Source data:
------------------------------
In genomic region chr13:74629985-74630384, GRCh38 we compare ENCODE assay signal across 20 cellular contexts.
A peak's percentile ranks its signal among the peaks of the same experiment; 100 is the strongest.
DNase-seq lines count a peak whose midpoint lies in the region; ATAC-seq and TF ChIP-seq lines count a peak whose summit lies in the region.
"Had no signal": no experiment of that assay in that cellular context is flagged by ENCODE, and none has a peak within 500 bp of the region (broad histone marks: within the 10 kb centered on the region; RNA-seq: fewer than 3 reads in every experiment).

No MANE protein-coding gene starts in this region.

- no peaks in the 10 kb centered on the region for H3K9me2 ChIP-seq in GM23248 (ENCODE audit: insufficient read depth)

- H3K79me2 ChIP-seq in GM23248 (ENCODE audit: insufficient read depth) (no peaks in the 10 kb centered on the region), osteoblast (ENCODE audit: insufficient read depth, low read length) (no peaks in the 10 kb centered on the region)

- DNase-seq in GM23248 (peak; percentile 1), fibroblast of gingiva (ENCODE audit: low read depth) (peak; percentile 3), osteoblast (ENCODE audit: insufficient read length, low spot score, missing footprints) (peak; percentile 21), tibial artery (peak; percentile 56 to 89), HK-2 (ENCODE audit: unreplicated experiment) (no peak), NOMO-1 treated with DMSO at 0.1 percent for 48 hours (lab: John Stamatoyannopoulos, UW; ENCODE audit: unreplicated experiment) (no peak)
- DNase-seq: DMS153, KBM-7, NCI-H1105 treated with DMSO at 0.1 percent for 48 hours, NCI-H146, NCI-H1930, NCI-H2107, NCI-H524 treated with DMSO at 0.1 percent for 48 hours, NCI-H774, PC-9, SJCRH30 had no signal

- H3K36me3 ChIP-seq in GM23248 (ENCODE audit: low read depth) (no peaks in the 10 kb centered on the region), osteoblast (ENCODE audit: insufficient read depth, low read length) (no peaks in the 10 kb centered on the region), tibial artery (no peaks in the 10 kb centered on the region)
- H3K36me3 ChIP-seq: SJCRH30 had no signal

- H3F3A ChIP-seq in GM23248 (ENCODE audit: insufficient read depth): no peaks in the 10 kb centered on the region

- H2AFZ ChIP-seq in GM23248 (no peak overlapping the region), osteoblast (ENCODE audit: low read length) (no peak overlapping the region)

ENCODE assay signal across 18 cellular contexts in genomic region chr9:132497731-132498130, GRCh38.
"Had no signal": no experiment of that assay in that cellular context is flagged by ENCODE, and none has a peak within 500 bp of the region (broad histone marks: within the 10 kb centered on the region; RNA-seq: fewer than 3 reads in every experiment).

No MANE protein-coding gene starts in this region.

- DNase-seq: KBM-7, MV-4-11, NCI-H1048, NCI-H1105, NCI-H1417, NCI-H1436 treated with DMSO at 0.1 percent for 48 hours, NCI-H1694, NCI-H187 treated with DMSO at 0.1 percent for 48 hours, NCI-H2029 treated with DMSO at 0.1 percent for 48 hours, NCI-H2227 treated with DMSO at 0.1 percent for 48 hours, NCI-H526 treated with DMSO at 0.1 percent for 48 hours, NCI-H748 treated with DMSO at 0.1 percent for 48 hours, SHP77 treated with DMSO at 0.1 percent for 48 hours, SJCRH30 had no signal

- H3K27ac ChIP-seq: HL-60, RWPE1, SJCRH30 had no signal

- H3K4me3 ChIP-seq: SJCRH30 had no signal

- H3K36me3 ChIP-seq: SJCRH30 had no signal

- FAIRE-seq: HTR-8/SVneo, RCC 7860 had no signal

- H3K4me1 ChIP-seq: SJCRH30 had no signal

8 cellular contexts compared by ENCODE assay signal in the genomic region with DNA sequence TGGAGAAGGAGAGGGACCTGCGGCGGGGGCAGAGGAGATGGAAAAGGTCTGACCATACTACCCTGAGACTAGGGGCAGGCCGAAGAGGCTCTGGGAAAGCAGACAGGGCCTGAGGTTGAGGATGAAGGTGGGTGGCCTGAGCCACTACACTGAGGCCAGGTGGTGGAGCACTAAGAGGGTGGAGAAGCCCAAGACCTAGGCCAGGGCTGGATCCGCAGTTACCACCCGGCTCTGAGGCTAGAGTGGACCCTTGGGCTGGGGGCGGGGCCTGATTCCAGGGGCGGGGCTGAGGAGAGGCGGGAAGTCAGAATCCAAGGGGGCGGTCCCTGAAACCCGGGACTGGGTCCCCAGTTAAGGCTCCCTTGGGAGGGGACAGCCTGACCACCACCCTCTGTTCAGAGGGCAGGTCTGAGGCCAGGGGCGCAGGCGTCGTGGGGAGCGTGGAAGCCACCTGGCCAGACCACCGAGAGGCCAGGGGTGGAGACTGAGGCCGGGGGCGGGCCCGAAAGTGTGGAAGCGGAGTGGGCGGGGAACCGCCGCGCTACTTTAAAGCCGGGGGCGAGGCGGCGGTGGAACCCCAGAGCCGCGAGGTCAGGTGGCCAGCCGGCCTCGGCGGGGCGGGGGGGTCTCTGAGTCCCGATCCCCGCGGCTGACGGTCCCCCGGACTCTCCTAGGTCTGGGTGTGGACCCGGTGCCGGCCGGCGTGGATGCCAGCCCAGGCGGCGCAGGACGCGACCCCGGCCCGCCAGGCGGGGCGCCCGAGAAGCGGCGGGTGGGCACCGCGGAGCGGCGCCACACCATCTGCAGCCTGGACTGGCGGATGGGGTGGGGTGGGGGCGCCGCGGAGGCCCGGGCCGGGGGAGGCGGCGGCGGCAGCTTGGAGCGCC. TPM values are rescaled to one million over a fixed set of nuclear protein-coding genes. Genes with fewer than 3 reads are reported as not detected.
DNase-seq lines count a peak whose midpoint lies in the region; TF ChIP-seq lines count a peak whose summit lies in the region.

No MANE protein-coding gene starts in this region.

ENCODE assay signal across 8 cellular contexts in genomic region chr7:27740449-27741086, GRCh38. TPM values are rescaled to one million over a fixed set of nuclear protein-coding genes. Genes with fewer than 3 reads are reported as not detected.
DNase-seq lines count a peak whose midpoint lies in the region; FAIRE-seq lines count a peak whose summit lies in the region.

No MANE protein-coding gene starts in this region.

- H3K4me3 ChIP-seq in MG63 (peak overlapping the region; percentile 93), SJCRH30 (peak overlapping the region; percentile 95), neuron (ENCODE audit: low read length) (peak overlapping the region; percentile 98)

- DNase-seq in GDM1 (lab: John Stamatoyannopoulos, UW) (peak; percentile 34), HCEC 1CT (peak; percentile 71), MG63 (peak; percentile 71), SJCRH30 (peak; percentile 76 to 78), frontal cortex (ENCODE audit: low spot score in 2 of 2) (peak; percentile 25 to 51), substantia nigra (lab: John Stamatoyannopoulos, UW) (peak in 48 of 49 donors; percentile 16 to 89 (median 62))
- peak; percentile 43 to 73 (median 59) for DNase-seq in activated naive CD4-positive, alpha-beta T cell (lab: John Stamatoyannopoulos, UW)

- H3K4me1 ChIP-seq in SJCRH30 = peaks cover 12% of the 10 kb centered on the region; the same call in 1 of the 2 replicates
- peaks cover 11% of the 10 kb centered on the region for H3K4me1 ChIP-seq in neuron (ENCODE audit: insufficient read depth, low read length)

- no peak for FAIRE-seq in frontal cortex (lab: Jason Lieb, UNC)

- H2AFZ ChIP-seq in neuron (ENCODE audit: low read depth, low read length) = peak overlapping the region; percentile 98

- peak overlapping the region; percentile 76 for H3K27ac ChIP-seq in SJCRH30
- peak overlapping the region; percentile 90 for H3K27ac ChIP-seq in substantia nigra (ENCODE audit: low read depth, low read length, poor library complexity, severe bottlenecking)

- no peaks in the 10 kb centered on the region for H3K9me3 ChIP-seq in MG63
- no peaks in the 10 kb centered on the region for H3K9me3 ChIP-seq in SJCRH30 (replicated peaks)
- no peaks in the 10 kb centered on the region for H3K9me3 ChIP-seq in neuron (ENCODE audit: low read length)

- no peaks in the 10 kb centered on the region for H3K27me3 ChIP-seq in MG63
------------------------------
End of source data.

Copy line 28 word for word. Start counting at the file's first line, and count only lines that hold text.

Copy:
No MANE protein-coding gene starts in this region.